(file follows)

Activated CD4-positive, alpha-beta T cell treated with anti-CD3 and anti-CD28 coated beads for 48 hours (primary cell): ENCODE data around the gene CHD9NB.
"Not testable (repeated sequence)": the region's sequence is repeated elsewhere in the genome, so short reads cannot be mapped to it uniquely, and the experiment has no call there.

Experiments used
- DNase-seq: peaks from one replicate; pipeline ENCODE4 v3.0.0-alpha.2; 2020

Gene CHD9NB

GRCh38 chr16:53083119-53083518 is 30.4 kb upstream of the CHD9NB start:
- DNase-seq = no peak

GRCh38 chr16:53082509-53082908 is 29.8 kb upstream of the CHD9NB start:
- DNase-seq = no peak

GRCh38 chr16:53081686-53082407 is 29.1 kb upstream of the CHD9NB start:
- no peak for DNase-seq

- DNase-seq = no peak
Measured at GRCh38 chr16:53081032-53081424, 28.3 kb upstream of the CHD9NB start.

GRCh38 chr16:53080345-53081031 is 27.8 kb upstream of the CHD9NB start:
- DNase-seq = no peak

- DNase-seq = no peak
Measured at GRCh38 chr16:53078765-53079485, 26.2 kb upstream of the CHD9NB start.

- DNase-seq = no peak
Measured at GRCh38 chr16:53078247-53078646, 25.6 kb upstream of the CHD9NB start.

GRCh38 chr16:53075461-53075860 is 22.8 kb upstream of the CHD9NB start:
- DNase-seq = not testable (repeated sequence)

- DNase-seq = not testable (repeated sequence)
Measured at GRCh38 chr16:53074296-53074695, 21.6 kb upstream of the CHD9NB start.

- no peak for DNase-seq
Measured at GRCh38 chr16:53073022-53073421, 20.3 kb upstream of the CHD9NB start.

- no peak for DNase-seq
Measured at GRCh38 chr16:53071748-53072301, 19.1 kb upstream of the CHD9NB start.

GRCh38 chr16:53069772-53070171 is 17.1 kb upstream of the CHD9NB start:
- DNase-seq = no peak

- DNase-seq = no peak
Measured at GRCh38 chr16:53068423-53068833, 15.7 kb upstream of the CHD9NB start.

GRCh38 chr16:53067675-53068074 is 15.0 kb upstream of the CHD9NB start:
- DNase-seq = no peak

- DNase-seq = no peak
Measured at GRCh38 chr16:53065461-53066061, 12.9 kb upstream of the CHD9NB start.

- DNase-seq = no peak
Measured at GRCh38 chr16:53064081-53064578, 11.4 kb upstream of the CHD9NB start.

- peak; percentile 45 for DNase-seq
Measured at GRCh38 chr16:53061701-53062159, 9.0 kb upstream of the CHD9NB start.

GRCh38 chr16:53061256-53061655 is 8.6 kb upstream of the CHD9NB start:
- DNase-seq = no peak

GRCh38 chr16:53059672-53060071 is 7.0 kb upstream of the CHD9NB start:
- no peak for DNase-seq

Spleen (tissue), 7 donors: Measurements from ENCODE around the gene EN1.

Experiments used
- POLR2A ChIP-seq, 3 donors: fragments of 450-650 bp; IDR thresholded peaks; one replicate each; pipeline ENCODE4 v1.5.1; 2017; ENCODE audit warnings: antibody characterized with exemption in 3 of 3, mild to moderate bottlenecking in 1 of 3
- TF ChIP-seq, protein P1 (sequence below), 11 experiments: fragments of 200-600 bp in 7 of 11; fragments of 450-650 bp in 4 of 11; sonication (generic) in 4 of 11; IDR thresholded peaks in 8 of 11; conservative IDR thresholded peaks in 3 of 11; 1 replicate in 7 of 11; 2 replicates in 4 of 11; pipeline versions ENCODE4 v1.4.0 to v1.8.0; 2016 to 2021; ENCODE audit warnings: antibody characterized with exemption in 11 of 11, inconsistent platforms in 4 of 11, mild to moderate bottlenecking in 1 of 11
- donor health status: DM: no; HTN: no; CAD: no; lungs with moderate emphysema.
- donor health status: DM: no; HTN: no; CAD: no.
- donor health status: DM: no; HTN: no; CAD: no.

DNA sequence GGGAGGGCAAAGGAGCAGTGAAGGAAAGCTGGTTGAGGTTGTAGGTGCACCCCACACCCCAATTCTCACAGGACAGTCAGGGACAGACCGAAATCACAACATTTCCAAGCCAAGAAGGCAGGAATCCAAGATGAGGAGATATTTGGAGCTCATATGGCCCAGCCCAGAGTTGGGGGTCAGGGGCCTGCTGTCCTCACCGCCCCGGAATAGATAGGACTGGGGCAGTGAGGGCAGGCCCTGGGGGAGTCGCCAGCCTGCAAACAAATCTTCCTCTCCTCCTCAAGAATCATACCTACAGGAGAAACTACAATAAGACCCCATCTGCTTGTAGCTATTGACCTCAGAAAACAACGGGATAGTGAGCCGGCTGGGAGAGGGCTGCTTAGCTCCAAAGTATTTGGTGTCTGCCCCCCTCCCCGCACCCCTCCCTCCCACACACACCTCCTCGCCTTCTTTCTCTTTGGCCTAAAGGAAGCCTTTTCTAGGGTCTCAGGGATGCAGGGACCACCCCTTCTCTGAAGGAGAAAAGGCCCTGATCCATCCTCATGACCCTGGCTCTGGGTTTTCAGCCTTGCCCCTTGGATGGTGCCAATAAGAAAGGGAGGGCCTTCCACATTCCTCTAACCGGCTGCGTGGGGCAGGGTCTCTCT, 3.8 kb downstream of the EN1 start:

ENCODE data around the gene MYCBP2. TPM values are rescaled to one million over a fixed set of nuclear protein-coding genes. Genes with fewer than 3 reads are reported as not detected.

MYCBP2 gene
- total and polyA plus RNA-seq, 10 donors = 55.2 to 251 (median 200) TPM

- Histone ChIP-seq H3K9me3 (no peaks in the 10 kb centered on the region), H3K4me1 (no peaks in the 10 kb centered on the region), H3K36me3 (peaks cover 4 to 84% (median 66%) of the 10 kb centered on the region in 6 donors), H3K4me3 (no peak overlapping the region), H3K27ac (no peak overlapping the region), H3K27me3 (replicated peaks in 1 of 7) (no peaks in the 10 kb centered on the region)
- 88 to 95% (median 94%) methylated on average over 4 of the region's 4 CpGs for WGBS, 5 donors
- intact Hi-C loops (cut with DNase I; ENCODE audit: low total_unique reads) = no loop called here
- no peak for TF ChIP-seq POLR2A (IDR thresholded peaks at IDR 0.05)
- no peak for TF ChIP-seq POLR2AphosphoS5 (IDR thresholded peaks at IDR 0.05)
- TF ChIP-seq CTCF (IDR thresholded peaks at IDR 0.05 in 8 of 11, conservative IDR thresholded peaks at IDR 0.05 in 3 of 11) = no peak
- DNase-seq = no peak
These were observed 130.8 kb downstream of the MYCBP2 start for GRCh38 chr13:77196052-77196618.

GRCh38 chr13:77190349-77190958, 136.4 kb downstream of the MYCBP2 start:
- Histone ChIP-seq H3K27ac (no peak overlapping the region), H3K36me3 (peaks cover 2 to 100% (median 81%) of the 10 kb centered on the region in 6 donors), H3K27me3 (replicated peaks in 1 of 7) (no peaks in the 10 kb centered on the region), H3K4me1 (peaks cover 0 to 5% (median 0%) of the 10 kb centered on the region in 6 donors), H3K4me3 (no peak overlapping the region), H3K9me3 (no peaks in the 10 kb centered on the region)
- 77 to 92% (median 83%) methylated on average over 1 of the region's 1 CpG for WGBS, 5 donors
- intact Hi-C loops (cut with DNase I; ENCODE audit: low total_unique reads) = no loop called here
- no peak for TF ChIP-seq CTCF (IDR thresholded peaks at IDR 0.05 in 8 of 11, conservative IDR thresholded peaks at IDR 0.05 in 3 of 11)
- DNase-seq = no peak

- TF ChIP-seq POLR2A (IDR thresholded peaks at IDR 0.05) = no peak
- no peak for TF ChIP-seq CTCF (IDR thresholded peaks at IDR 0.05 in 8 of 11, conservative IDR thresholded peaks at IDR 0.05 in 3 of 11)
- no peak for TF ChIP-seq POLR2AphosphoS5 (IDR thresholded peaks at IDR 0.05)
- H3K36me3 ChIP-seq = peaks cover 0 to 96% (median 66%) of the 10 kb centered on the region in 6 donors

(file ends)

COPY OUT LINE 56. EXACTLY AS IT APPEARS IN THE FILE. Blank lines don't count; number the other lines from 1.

- 88 to 95% (median 94%) methylated on average over 4 of the region's 4 CpGs for WGBS, 5 donors